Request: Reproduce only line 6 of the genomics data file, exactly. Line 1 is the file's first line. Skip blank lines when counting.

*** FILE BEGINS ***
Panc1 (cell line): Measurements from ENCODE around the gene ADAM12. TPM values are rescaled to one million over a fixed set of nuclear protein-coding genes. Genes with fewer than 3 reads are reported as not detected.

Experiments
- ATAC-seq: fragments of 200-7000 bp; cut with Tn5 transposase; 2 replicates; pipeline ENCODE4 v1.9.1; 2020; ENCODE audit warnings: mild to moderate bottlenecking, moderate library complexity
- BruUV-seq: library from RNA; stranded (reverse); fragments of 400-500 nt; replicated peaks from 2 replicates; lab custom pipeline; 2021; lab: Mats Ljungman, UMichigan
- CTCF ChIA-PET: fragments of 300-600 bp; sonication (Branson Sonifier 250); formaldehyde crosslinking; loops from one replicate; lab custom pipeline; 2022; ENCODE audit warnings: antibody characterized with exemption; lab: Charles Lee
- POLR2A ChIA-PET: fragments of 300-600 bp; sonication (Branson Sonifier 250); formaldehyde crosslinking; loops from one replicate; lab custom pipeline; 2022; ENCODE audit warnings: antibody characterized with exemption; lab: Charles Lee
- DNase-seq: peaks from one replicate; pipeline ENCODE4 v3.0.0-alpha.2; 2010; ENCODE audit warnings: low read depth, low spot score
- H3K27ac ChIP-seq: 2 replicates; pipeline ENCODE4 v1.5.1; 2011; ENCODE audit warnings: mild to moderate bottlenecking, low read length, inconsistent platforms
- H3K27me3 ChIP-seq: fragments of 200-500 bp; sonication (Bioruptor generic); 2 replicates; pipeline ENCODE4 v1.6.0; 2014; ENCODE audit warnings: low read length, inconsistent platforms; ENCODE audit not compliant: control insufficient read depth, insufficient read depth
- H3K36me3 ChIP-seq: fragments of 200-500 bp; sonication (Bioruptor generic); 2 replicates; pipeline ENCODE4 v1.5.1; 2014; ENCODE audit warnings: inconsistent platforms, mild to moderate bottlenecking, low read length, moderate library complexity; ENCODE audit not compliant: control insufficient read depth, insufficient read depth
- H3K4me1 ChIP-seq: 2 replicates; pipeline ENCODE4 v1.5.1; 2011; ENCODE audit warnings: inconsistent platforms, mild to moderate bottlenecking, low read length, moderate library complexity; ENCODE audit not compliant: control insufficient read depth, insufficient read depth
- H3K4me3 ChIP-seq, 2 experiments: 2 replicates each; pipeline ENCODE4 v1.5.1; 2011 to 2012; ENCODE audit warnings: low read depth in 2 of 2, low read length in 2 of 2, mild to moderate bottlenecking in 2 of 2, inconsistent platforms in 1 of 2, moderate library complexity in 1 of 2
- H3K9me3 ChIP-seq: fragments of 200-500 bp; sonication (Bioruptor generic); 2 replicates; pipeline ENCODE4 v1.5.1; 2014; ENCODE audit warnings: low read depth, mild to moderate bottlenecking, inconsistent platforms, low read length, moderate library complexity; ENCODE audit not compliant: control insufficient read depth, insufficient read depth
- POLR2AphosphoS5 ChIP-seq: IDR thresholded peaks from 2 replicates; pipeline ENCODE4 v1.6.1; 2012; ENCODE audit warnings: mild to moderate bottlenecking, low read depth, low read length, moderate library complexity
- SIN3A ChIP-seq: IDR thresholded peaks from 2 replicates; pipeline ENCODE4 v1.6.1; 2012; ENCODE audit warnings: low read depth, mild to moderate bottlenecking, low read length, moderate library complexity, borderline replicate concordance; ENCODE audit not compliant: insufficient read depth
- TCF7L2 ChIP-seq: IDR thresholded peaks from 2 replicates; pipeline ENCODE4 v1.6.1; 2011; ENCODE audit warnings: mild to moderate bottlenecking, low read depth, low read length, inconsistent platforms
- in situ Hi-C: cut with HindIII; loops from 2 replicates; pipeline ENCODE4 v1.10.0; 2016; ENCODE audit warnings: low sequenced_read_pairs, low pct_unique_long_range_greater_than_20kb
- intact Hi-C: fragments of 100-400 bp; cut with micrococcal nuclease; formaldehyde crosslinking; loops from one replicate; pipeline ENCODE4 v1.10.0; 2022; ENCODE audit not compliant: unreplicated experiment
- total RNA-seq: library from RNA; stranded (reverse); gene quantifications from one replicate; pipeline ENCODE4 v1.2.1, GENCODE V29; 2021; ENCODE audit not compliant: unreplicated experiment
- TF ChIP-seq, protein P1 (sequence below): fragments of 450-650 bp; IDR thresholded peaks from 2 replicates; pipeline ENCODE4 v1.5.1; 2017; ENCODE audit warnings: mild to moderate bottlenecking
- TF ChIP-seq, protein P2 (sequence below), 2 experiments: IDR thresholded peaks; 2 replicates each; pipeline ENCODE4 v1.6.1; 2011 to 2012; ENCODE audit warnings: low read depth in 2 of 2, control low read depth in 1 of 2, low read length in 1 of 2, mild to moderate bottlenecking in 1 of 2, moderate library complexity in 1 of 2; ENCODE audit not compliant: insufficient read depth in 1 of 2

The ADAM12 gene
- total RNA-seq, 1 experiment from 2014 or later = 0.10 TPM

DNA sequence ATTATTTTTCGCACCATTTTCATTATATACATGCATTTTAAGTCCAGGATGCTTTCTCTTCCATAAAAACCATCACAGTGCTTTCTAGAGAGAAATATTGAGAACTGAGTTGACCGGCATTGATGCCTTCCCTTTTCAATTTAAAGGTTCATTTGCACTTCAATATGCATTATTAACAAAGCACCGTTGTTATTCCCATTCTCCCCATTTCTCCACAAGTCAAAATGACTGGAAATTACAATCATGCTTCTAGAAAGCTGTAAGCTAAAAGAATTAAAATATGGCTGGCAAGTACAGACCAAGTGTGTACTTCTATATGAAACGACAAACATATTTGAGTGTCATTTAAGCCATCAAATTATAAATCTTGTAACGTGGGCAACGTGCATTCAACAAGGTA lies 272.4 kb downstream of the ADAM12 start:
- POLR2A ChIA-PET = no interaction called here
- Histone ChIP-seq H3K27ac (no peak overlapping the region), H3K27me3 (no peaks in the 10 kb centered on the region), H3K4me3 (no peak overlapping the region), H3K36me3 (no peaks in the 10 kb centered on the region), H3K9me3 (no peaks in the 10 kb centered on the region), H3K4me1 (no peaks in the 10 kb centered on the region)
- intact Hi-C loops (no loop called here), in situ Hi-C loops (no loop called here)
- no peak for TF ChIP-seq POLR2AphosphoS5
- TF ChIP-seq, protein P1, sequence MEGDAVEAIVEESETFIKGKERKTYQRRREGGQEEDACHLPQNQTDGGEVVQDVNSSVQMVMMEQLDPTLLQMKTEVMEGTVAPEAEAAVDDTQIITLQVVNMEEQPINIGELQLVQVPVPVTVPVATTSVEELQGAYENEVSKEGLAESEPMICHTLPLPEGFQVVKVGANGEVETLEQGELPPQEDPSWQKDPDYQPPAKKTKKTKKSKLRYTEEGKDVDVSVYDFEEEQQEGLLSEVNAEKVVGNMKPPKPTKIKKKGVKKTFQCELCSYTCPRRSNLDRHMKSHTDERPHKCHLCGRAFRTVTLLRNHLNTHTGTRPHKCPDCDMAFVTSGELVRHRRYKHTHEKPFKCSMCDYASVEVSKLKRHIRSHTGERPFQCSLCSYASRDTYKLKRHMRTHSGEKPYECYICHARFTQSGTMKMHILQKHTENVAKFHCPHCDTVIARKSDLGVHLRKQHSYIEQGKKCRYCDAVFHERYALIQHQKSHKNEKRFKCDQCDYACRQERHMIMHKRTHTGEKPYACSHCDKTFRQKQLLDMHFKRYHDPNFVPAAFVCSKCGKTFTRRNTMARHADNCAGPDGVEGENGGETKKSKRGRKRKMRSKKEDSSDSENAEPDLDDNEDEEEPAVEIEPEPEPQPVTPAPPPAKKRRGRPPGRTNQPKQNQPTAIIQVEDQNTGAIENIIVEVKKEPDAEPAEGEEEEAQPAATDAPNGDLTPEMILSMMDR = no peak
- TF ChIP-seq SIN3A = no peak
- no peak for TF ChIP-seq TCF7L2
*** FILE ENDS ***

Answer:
- POLR2A ChIA-PET: fragments of 300-600 bp; sonication (Branson Sonifier 250); formaldehyde crosslinking; loops from one replicate; lab custom pipeline; 2022; ENCODE audit warnings: antibody characterized with exemption; lab: Charles Lee